Originally published in Doré on 4/6/2020

A few years ago, a relationship I was in ended, I experienced a challenging transition in my career, and I turned 30. The confluence of these shifts left me feeling lost, unmoored, like an internal earthquake had occurred and I could no longer trust the ground beneath my feet. As a clinical psychologist, Adjustment Disorder or even Existential Crisis seemed a fitting description, but it was actually a healer I was seeing who provided me with what felt like the most apt diagnosis. He explained that from a spiritual perspective, I was experiencing a rite of passage known as “The Dark Night of the Soul.”

In the COVID era, I am reminded yet again of this concept, for dark nights typically occur during times of deep transition, when nothing seems to make sense anymore, when what used to give life meaning is questioned. Often an old self has to die – like a snake that sheds its skin – to make way for a new self to emerge. Yet, in between the old and new lies a terrifying emptiness; we cannot go back because the old self no longer exists, and we cannot move forward because a new self has yet to form. We have no choice but to wait, to surrender to the unknown, and be patient until we gradually grow into who we will become next. This liminal space – this metaphysical quarantine of the soul if you will – is the dark night, the dark night before the dawn.

While one usually endures a dark night alone, this particular night is unique as we are all in the dark together. This means that for many of us it’s not just dark, it’s also quiet. It’s still. Without rush hour commutes, without over-scheduled weekends filled with birthdays and baby showers, we are forced to sit in this space – literally – and face ourselves. The silence of the external, though at times deafening, affords us the opportunity to do the internal work, to thoroughly contemplate the questions inherent in all dark nights: What is most important to me? What brings my life meaning? What do I do next? Perhaps now, in the hushed silence of our great cities, in the vast quiet of quarantine-induced solitude, we may finally be able to hear our own answers.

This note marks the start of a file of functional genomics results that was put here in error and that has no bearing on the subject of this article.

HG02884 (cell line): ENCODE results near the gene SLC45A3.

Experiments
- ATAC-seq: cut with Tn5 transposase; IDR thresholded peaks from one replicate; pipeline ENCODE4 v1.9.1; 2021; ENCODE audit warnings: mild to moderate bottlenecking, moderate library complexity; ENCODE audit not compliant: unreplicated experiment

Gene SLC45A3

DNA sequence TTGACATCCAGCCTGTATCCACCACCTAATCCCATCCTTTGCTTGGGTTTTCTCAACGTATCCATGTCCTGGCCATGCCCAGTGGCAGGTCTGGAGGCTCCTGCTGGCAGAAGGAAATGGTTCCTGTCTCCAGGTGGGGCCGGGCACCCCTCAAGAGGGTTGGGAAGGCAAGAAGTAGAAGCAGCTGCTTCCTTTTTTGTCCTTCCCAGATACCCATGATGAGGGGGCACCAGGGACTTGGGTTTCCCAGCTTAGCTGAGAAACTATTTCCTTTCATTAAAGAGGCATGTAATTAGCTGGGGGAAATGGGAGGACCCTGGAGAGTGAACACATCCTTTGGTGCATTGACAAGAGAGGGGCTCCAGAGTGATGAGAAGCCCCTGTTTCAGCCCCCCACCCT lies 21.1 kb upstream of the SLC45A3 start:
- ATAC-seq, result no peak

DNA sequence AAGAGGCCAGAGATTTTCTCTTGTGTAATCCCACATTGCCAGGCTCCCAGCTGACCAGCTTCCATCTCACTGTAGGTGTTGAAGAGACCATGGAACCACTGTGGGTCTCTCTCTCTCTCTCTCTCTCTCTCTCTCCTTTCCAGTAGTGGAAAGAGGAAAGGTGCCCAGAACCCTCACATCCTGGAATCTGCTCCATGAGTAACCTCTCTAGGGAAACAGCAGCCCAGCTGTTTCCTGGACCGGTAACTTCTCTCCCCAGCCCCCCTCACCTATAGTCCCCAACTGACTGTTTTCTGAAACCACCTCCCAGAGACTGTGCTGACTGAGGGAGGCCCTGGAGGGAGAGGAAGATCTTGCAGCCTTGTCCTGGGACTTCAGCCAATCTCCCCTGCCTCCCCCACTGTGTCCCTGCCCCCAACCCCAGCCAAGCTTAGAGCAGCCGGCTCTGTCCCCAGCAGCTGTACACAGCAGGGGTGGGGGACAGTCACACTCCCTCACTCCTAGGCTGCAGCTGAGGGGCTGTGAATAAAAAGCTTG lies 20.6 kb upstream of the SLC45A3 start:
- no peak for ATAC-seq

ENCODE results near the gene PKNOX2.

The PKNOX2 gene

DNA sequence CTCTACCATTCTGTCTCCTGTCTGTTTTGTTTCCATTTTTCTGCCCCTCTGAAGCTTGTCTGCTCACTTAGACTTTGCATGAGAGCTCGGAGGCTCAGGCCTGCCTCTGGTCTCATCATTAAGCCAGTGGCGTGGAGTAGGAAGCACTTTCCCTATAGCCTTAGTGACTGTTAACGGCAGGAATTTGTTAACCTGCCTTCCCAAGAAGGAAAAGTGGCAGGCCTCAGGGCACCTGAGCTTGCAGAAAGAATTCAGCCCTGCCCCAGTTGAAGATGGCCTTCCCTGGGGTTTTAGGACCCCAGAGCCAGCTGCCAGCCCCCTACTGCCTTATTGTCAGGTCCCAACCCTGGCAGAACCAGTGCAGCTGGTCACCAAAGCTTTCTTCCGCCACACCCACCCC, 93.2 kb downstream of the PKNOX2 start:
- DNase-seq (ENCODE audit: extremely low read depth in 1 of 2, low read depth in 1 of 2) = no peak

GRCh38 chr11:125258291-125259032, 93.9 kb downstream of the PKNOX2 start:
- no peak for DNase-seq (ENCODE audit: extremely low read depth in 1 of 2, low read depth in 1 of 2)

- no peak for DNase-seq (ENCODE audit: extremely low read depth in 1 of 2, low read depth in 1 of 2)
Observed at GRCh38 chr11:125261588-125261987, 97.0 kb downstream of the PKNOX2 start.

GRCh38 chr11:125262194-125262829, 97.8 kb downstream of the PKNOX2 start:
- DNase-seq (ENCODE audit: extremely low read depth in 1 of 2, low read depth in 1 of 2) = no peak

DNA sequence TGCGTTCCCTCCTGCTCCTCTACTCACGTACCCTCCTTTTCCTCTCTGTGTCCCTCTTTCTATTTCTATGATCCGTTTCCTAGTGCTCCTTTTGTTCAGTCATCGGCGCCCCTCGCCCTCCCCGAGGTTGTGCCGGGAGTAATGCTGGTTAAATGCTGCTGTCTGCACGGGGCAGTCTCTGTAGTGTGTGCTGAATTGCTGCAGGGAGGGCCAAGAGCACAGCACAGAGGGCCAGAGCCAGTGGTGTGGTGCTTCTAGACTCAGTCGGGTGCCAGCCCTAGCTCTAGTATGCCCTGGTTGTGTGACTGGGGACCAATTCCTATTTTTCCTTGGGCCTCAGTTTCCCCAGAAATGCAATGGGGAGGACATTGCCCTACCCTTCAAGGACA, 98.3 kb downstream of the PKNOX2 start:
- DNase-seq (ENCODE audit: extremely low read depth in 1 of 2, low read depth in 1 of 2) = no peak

I’ve found that for most – whether it be friends, family, or patients – there is only one answer that truly matters: love. This becomes particularly apparent in the face of mortality. In fact, my research suggests that the more we accept and acknowledge death, the more richly and fully we are able to love. While in our typical day-to-day, we tend to avoid or deny thoughts of death, the COVID-19 pandemic has suddenly and dramatically shifted our collective awareness. It has lifted the veil. Today, there is far less standing in between life and the truth of life’s fragility. If in the last month, we have been fortunate enough to not get sick or lose someone we love, we have most certainly ached, up at night, terrified of the thought. And in the process, the relationship between love and death has never been more clear. We know when we feel tears come to our eyes, overwhelmed with gratitude for the Zoom conversation we had with our aging parents who are, for the moment, safe. We know when we feel our hearts expand at 7:00 PM during the collective applause for the brave doctors and nurses who are sacrificing moments with their families to save ours. We know when we decide it’s finally time to reach out and call that friend we had a fight with long ago just to make sure they’re not feeling lonely, when we ask our siblings, “How are you?” and really mean it, when our eyes meet the delivery man’s above his mask and thank him for his continued work, when we lay in bed at night longing to be held. With inevitable mortality no longer denied, we crack open. And through those cracks pours a deep, rich, ferocious love, a humanity we may have lost touch with, but have had in us all along.

I am well aware that some of us are not in silence at all, but instead are overwhelmed by a cacophony of noise, carrying the weight of the world’s healing work on tired shoulders or fighting for a final breath. But, for those of us waiting in the dark, our job – our primary job – is to love. Then and only then, can love be the anchor for the new self that emerges from this long night, burning brightly within each of us, lighting the path forward.


  • Dr. Jordana Jacobs


    Dr. Jordana Jacobs is a clinical psychologist in private practice in New York City. Her approach is integrative, combining psychodynamic and existential therapy into her treatment of patients. Dr. Jacobs’ training at Memorial Sloan Kettering working with terminally ill cancer patients, her studies in Northern India, and her Vipassana meditation practice inspired her research on the relationship between death awareness and love. Her dissertation, entitled “Till Death do us Part: The Effect of Mortality Salience on Satisfaction in Long-term Romantic Relationships” specifically explored the ways in which priming for death has the potential to increase intimacy in partnerships. In addition to seeing patients, Dr. Jacobs gives presentations and leads retreats aimed towards helping people accept inevitable mortality so that they are able to live and love more fully.